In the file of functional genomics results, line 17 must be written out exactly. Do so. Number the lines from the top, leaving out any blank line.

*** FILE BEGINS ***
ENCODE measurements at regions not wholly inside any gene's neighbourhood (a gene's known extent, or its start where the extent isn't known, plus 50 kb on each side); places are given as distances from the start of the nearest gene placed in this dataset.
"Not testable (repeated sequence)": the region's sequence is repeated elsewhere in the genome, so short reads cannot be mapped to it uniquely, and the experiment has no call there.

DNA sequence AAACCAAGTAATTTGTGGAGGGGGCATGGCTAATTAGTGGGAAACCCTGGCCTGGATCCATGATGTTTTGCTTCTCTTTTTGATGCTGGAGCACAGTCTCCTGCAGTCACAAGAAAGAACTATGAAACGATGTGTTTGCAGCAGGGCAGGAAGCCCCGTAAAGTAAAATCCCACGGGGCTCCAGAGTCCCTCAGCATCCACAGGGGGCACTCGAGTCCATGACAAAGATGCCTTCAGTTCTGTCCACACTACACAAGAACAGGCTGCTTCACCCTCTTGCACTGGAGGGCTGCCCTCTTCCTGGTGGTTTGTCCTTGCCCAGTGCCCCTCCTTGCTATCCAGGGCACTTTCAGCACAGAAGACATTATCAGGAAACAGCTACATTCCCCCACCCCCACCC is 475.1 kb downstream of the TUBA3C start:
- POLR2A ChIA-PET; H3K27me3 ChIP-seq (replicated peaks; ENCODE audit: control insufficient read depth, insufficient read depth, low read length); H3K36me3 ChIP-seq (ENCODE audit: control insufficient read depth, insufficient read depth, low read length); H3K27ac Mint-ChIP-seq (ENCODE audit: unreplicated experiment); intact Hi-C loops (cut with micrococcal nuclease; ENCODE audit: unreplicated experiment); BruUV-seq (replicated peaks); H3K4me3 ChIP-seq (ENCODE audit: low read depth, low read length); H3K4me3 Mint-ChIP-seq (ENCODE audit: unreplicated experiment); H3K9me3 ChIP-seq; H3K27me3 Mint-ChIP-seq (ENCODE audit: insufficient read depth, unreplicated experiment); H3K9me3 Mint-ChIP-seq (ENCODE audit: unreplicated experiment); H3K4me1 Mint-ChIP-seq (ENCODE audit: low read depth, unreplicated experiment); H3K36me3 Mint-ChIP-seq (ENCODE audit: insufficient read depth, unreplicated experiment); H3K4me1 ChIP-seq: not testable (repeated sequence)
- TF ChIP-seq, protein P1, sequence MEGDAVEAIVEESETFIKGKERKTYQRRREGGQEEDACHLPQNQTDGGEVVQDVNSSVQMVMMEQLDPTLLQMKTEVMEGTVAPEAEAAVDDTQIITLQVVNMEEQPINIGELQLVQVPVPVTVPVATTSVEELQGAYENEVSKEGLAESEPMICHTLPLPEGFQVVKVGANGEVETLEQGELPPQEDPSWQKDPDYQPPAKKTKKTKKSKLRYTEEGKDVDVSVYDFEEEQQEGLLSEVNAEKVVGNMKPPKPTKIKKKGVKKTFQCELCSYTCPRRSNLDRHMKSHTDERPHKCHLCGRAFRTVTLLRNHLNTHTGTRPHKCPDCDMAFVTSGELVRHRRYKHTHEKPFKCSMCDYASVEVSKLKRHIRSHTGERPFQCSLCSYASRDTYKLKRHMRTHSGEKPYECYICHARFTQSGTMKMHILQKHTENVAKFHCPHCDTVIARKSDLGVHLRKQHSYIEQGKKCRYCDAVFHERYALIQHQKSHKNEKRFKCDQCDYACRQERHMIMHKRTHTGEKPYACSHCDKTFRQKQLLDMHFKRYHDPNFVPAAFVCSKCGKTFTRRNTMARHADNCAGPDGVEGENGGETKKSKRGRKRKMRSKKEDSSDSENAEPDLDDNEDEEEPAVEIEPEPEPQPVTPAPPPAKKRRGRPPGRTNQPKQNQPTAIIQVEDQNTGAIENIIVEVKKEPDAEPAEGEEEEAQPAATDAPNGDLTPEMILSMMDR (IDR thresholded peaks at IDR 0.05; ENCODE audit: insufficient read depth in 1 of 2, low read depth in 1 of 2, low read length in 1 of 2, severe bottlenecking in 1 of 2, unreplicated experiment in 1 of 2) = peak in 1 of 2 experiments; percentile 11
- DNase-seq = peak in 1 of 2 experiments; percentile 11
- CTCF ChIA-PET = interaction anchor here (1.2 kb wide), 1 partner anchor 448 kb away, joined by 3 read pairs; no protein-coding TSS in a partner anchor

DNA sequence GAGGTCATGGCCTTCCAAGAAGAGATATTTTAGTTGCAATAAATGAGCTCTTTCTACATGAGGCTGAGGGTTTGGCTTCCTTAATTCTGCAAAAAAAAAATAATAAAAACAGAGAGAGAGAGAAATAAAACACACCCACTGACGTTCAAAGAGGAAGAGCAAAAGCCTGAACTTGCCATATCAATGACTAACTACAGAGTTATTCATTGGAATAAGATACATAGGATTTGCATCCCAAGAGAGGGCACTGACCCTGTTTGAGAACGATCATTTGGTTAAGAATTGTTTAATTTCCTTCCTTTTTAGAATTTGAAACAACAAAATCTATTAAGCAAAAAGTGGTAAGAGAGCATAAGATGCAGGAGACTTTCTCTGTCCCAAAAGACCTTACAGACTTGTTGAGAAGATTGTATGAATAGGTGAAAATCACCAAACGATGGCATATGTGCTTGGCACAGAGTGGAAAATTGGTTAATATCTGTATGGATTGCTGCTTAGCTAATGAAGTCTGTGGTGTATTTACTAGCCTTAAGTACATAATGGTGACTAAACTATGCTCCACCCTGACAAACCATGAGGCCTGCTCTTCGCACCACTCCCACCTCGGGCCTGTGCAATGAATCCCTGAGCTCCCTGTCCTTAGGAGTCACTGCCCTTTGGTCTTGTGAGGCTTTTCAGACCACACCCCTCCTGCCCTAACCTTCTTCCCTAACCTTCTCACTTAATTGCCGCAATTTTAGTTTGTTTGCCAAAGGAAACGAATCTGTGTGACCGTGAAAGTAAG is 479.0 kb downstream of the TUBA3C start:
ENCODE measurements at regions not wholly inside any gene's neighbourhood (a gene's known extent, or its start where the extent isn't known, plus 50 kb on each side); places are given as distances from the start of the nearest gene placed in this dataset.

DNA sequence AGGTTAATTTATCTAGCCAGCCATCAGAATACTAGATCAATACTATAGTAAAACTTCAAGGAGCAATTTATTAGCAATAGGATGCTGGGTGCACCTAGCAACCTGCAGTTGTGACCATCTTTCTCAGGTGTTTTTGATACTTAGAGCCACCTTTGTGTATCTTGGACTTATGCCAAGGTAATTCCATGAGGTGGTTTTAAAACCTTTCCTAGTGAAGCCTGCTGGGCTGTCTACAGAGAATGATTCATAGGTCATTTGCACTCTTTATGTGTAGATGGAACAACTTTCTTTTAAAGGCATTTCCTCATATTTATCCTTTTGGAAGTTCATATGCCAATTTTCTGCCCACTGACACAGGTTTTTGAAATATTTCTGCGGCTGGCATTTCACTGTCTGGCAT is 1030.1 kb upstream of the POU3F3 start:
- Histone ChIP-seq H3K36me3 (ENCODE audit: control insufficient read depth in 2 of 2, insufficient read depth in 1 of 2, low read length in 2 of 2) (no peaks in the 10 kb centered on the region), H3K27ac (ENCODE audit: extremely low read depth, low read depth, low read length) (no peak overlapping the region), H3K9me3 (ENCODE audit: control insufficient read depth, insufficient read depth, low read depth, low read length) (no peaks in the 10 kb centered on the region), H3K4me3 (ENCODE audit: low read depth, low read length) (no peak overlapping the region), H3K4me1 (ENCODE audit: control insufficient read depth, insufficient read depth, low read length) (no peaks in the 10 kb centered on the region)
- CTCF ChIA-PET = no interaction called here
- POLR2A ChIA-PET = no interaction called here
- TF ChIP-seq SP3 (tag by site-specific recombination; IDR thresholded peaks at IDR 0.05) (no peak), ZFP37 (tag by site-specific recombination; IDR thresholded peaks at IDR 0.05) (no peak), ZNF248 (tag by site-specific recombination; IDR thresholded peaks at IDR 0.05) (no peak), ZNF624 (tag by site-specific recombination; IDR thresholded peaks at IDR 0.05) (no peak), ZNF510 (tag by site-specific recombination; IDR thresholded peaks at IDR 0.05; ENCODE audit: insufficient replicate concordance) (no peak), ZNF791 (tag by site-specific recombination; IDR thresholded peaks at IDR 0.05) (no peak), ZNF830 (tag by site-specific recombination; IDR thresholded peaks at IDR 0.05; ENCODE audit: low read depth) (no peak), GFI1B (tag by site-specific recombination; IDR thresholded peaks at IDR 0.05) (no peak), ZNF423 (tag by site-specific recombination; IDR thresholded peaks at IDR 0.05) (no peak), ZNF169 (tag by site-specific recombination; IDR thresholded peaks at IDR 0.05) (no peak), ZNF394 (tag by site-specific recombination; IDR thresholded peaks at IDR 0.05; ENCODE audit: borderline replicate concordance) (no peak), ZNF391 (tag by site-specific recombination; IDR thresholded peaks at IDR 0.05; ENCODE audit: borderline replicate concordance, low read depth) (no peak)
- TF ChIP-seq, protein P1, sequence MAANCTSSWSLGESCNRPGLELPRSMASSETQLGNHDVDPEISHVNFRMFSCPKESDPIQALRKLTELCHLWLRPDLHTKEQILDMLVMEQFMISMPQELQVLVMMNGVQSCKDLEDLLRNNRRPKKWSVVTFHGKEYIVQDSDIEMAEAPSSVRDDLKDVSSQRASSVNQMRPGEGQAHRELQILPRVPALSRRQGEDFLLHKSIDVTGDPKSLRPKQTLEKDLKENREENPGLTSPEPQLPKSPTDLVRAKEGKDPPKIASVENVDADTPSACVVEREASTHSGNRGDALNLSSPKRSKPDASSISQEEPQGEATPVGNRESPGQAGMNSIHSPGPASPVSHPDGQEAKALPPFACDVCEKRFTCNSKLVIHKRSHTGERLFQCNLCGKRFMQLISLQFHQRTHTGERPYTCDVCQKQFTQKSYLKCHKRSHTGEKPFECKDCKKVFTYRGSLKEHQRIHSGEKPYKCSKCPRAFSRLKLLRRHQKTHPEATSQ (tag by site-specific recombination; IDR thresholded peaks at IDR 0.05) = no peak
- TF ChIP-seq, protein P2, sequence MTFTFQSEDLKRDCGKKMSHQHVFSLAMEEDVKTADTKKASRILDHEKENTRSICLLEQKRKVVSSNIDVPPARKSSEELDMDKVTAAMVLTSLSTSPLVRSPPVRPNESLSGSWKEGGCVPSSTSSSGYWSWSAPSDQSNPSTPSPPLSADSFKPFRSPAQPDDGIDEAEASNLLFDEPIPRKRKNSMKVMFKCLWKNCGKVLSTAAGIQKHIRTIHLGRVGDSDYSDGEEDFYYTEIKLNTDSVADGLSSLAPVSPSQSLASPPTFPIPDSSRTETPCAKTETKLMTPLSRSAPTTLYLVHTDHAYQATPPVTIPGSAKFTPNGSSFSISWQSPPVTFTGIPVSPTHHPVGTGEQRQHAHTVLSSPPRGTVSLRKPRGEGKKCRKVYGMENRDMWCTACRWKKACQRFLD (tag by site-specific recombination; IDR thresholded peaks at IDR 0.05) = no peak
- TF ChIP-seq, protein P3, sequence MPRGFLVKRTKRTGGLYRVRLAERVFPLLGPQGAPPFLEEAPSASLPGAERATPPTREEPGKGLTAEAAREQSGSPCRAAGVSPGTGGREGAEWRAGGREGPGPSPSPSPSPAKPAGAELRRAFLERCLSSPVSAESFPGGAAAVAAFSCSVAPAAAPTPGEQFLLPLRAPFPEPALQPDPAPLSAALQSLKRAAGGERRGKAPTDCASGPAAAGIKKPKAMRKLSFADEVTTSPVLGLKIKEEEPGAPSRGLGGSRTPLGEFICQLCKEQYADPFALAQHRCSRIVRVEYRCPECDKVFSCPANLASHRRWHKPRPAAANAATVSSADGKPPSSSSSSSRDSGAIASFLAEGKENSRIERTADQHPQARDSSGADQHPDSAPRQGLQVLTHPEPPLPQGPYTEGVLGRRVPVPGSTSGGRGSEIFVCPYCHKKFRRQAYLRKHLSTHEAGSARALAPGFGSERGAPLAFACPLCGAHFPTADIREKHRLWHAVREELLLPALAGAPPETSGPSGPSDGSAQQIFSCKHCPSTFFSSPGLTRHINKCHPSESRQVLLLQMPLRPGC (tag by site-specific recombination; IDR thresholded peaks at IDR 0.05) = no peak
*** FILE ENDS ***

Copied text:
- TF ChIP-seq, protein P3, sequence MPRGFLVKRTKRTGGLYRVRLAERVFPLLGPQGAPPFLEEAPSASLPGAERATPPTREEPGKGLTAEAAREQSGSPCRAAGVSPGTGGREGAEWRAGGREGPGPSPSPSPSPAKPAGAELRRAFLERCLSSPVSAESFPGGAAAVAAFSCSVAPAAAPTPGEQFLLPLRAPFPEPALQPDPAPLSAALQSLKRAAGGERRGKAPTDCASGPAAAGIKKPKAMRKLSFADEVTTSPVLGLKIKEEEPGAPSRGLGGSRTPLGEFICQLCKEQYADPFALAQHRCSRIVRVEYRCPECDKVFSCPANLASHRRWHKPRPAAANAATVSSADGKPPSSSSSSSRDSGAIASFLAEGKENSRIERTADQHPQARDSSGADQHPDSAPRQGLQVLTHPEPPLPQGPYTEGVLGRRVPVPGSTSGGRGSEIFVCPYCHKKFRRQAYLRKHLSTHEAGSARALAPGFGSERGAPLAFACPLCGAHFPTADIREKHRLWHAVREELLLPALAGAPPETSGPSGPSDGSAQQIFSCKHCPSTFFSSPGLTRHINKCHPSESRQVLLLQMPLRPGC (tag by site-specific recombination; IDR thresholded peaks at IDR 0.05) = no peak